Manschool wrapped up for this “school year” today. What a great year we’ve had. We closed today with about 50 men present. A strong finish to a blessed year of ministry.
Here are the slides from today which are a recap of all the territory we covered this spring >>>> manschool 2019 Spring Final
I just got Ransomed Heart’s newsletter for May. It is spot on what we’ve been talking about of late. Here it is for your blessing …
I hope I’m not too late.
This is my annual “sabbath” letter, more commonly remembered as my “What are you going to do for your soul this summer?” letter.
I’m guessing you’re making plans for the next several months, even if they are plans that you can’t make plans this year. And I’d like to step in as an advocate for your soul—which probably needs some advocating, if you’re like most adults. The pace of life, the constant demands, the drone of media coming our way make any kind of soul kindness hard to come by. Our lives are so full we lost track of our souls long ago.
Thus, my letter.
You have a soul. It is a lovely gift from God. Your soul is what enables you to enjoy your life. When you find yourself laughing at something in a carefree way, that’s your soul feeling happy. When you are moved deeply by someone else’s story, that’s your soul too. When beauty makes you worship, when stillness allows you to exhale deeply, that’s your soul doing well. Your soul is an extraordinary gift from God. And it needs some care.
As Jesus said, “What does a man have if he gets all the world and loses his own soul? What can a man give to buy back his soul?” (Matthew 16:26). You can lose your soul long before you die, by the way. It’s lost quite easily in the mad rush of life, the unrelenting pressure, hurry, worry, fear and lack of any real space to simply be human.
So—what will you do this summer to be kind to your soul? Where is your sabbath this summer?
To clarify, family “visits” do not count as sabbath or soul care. I understand the need for family visits; they play an important role in our relational networks. But they are not sabbath, not even vacation, for the simple reason that they require from us. Often they require a great deal. When we enter into the gravitational field of family visits, we encounter all the dynamics of family ecosystems—everyone’s brokenness, their demands, their disappointments, and their warfare. It’s just the way it is in a broken world. I’m not disparaging family visits; I’m simply trying to point out that they do not qualify for sabbath in any form or fashion.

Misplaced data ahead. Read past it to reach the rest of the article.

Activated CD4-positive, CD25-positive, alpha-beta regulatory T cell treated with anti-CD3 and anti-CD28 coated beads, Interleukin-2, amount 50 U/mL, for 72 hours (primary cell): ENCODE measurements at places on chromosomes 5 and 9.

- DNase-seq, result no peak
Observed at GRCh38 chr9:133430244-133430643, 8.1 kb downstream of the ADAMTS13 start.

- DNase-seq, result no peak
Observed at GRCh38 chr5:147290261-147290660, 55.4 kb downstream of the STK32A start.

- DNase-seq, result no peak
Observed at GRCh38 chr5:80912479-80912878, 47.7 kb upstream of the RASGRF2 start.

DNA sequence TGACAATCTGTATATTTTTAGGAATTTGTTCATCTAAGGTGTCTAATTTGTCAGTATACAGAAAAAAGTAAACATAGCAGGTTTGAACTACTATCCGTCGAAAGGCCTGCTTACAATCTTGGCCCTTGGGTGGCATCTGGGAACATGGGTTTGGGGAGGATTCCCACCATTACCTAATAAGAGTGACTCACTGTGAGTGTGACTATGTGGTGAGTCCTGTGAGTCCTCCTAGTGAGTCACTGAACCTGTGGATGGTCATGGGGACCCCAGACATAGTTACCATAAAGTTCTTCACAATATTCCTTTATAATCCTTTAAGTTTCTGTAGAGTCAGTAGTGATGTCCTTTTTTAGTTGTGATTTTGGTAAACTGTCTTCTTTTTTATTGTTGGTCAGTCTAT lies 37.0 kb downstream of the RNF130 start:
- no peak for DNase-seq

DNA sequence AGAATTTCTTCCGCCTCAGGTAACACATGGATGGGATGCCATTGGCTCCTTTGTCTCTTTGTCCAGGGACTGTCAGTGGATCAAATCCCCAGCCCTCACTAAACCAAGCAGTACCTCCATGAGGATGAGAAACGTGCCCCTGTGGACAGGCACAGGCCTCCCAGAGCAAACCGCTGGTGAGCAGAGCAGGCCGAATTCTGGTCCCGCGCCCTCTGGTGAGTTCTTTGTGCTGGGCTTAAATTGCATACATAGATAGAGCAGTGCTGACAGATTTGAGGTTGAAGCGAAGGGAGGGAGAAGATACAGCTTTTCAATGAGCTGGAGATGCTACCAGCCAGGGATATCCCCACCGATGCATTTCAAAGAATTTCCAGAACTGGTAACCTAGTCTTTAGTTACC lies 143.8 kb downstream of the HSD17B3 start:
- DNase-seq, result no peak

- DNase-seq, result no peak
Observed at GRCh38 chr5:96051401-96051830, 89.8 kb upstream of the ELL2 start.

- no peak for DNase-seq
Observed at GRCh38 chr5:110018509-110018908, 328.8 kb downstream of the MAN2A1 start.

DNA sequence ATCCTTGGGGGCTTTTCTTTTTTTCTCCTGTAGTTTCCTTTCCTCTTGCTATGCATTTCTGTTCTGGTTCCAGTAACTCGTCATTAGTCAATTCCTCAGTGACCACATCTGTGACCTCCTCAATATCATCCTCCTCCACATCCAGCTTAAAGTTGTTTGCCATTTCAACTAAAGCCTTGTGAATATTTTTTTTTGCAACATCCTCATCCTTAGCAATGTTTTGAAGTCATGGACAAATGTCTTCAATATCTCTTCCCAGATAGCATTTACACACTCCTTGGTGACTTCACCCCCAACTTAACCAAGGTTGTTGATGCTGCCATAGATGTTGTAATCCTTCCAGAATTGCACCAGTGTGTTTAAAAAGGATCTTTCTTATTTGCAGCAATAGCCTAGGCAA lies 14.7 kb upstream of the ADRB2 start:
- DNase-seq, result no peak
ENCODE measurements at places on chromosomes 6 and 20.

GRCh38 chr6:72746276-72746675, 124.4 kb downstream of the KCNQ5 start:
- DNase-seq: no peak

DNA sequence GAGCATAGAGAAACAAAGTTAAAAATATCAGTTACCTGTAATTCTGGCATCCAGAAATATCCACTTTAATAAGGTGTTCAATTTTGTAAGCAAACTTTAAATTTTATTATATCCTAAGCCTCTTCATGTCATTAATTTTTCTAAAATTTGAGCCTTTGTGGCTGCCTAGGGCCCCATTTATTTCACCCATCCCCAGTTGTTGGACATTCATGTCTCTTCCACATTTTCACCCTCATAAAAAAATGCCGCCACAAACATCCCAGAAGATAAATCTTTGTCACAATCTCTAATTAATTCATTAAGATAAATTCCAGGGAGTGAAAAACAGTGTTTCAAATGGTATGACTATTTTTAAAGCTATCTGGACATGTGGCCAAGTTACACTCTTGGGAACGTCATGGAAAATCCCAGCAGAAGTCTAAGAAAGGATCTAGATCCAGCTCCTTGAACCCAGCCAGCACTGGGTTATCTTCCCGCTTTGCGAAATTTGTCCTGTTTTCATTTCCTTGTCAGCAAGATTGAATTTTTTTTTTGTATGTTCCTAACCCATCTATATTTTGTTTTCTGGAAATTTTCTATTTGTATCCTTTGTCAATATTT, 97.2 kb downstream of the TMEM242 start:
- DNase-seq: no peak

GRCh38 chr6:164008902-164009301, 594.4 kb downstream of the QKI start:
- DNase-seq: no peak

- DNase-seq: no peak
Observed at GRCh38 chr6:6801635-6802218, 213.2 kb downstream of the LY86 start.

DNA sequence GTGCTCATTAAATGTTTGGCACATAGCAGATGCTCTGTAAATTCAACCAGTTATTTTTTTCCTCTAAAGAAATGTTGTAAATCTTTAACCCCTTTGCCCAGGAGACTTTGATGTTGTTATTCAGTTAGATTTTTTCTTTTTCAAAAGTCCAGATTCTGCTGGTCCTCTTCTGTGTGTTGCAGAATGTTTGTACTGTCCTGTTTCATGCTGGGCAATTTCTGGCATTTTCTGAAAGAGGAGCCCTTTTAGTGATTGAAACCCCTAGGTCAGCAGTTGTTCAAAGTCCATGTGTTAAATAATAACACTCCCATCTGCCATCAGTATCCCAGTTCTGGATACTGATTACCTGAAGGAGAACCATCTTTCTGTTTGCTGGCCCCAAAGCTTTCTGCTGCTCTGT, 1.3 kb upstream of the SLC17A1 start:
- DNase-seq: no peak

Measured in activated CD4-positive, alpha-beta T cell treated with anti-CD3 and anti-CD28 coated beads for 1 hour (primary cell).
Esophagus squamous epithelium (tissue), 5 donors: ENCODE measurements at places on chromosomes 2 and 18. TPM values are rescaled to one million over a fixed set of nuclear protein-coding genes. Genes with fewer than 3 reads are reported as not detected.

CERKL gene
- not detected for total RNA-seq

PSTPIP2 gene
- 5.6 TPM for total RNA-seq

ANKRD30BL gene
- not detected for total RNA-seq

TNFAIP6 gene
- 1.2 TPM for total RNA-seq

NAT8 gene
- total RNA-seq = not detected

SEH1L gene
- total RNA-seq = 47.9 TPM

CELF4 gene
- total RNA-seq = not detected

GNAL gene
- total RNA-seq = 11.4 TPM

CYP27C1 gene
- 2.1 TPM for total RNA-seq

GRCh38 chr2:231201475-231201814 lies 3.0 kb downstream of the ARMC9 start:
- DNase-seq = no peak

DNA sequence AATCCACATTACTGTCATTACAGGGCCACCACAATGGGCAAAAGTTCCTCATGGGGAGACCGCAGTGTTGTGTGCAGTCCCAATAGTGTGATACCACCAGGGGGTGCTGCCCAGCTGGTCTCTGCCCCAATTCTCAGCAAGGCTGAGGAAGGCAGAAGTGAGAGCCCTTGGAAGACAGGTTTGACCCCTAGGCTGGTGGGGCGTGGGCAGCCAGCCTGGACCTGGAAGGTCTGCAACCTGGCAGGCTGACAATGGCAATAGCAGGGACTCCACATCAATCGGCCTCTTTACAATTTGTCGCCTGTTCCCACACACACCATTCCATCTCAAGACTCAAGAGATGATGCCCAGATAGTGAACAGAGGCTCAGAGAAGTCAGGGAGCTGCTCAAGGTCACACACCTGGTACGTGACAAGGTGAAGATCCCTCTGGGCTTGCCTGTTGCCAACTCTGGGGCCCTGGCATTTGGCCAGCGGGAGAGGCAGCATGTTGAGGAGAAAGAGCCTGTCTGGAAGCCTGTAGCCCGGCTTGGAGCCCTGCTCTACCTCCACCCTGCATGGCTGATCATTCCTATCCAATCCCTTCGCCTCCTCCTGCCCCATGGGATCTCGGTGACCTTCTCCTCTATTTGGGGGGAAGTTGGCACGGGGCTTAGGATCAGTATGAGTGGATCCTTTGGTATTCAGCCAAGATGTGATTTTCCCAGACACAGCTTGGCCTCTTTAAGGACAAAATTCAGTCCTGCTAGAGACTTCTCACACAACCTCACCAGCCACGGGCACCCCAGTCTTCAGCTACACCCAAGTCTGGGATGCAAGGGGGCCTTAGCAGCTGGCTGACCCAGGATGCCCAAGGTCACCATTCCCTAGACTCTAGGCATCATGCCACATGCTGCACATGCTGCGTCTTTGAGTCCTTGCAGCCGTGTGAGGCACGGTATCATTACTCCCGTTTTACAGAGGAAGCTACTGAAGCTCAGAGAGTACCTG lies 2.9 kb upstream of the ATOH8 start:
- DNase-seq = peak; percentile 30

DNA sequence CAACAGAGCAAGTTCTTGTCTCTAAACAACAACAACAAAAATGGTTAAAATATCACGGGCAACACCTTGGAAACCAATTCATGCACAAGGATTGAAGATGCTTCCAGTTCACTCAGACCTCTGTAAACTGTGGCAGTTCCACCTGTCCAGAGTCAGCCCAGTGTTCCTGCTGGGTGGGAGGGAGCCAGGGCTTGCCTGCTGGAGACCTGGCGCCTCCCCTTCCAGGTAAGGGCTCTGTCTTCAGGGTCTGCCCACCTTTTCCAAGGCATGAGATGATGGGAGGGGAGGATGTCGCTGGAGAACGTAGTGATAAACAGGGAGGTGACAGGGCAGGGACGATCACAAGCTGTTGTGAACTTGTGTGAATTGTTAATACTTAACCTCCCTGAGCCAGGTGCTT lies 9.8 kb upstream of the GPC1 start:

Notice—what’s the condition of your soul when you return from a week with the inlaws? Don’t you typically say to yourself, “I need a vacation?” And if you could choose between the obligatory family visit or two weeks in Tahiti, which does your heart leap at? Well…there ya go.
Banzai weekends also do not count for sabbath, vacation, or soul care. Rushing out the door to get to some destination where you go-go-go all weekend can be loads of fun, but again—notice the condition you’re in Monday morning when you return to work. You’re exhausted; you need caffeine to even keep going.
You shall know them by their fruits.
Allow me a personal story. Last summer Jesus invited me to take a road trip with him. No agenda, no deadlines, no one to take care of, or come through for. I brought my fishing gear because I thought I would spend my days fly fishing and my evenings in leisurely time with God. As my soul began to enter rest, I realized that the adrenaline rush so central to fishing was not what I needed. My soul needed care, which meant it needed quiet. Ease. A very slow pace. I ended up hardly fishing at all, which at first was a disappointment, but by day three was a rescue.
This is very simple really—sabbath makes you feel rested. It makes you feel renewed. It restores your soul, to quote the famous Psalm.
Sabbath reconnects you to the God you love, and allows you time to linger with him unhurried. It also reconnects you with your own soul, allows you to feel, to think about stuff you normally don’t get to think about. By its nature, sabbath is not an adrenaline experience.
So—as you make your summer plans, when is your sabbath?
It doesn’t have to be that gorgeous cottage in Hawaii, or villa in Tuscany (which is good news). Sabbath is so much more available, attainable. It can be a choice to simply set aside evenings every week this summer, where all you do is sit on the porch and enjoy the sunset, let the breeze caress your face, do absolutely nothing at all. A friend has a hammock on her porch; she said to her husband, “I’m going to lie in the hammock and do nothing; I get to be human again.”
Sabbath can be long walks in your neighborhood, the park, or “open spaces” common now to most urban areas. (Notice I didn’t say a run or mountain bike ride, because sabbath has a nonchalant nature to it. It’s slow, kind, easy, simple. Sabbath walks let you notice flowers, birds, a stream—all the things we normally rush by.)
Nothing in this mad world is going to encourage you to plan, and protect sabbath. It’s something you’ll have to choose, and fight for. But it’s utterly worth it, I promise.
So—before you set this letter down and go on with the ten other things currently demanding your attention, stay with the question for sixty seconds—What will you do for sabbath this summer? Block it out on your calendar.
Offered in love,